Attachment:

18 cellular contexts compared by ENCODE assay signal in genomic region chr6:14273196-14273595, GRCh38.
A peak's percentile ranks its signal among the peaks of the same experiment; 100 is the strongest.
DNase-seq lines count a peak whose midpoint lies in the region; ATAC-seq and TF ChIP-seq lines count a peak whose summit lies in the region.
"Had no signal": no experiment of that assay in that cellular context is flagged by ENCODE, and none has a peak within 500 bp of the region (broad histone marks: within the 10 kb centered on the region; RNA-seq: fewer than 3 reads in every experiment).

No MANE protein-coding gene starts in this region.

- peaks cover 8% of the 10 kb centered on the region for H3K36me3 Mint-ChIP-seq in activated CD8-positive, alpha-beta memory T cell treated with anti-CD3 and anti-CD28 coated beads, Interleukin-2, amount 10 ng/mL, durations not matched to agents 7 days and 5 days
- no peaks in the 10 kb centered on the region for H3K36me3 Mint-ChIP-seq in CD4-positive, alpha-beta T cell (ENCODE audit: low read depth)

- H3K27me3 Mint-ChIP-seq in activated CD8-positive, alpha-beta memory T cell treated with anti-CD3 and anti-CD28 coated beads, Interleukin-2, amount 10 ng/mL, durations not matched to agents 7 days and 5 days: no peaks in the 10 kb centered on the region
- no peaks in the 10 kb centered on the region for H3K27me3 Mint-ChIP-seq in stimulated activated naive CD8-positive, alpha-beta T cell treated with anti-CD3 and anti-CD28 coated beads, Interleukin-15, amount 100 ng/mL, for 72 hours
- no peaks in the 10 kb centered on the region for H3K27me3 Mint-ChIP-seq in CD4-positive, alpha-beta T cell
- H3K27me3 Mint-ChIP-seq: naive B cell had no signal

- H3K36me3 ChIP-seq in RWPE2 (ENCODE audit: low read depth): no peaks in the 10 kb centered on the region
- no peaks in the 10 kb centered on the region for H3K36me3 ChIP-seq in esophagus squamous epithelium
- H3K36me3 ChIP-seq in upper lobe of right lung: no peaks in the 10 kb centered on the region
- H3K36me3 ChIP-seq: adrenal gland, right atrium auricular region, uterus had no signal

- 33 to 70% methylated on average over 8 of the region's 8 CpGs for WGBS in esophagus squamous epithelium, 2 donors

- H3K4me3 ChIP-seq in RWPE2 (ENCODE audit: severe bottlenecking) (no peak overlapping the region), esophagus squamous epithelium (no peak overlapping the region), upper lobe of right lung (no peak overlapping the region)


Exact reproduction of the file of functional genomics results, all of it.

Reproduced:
18 cellular contexts compared by ENCODE assay signal in genomic region chr6:14273196-14273595, GRCh38.
A peak's percentile ranks its signal among the peaks of the same experiment; 100 is the strongest.
DNase-seq lines count a peak whose midpoint lies in the region; ATAC-seq and TF ChIP-seq lines count a peak whose summit lies in the region.
"Had no signal": no experiment of that assay in that cellular context is flagged by ENCODE, and none has a peak within 500 bp of the region (broad histone marks: within the 10 kb centered on the region; RNA-seq: fewer than 3 reads in every experiment).

No MANE protein-coding gene starts in this region.

- peaks cover 8% of the 10 kb centered on the region for H3K36me3 Mint-ChIP-seq in activated CD8-positive, alpha-beta memory T cell treated with anti-CD3 and anti-CD28 coated beads, Interleukin-2, amount 10 ng/mL, durations not matched to agents 7 days and 5 days
- no peaks in the 10 kb centered on the region for H3K36me3 Mint-ChIP-seq in CD4-positive, alpha-beta T cell (ENCODE audit: low read depth)

- H3K27me3 Mint-ChIP-seq in activated CD8-positive, alpha-beta memory T cell treated with anti-CD3 and anti-CD28 coated beads, Interleukin-2, amount 10 ng/mL, durations not matched to agents 7 days and 5 days: no peaks in the 10 kb centered on the region
- no peaks in the 10 kb centered on the region for H3K27me3 Mint-ChIP-seq in stimulated activated naive CD8-positive, alpha-beta T cell treated with anti-CD3 and anti-CD28 coated beads, Interleukin-15, amount 100 ng/mL, for 72 hours
- no peaks in the 10 kb centered on the region for H3K27me3 Mint-ChIP-seq in CD4-positive, alpha-beta T cell
- H3K27me3 Mint-ChIP-seq: naive B cell had no signal

- H3K36me3 ChIP-seq in RWPE2 (ENCODE audit: low read depth): no peaks in the 10 kb centered on the region
- no peaks in the 10 kb centered on the region for H3K36me3 ChIP-seq in esophagus squamous epithelium
- H3K36me3 ChIP-seq in upper lobe of right lung: no peaks in the 10 kb centered on the region
- H3K36me3 ChIP-seq: adrenal gland, right atrium auricular region, uterus had no signal

- 33 to 70% methylated on average over 8 of the region's 8 CpGs for WGBS in esophagus squamous epithelium, 2 donors

- H3K4me3 ChIP-seq in RWPE2 (ENCODE audit: severe bottlenecking) (no peak overlapping the region), esophagus squamous epithelium (no peak overlapping the region), upper lobe of right lung (no peak overlapping the region)